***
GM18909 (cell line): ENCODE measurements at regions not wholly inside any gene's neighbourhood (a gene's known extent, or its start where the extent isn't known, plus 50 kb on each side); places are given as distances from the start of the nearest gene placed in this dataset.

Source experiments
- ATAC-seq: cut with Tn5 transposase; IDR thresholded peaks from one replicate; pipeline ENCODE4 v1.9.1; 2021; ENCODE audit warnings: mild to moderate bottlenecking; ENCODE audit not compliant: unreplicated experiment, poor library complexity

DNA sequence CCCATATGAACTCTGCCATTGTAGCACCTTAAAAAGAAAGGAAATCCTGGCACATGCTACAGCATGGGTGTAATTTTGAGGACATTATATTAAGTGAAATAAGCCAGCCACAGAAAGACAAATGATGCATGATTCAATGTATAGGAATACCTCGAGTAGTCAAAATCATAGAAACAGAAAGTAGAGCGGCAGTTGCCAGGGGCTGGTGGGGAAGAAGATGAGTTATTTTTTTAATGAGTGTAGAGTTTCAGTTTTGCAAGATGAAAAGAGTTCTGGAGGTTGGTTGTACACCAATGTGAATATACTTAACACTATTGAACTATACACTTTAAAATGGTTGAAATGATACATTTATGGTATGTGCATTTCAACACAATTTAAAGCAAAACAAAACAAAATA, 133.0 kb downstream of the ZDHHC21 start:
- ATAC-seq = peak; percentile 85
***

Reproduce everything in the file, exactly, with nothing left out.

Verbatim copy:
GM18909 (cell line): ENCODE measurements at regions not wholly inside any gene's neighbourhood (a gene's known extent, or its start where the extent isn't known, plus 50 kb on each side); places are given as distances from the start of the nearest gene placed in this dataset.

Source experiments
- ATAC-seq: cut with Tn5 transposase; IDR thresholded peaks from one replicate; pipeline ENCODE4 v1.9.1; 2021; ENCODE audit warnings: mild to moderate bottlenecking; ENCODE audit not compliant: unreplicated experiment, poor library complexity

DNA sequence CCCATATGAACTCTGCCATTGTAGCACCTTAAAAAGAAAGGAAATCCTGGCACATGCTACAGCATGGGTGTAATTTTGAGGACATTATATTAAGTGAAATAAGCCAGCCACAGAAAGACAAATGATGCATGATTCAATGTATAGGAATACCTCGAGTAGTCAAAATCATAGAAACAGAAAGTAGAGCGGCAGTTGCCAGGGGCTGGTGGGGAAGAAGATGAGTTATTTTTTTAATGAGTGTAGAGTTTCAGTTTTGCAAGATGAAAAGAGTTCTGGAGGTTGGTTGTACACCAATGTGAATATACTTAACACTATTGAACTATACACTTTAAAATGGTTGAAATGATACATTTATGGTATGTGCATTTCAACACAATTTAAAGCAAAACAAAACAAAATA, 133.0 kb downstream of the ZDHHC21 start:
- ATAC-seq = peak; percentile 85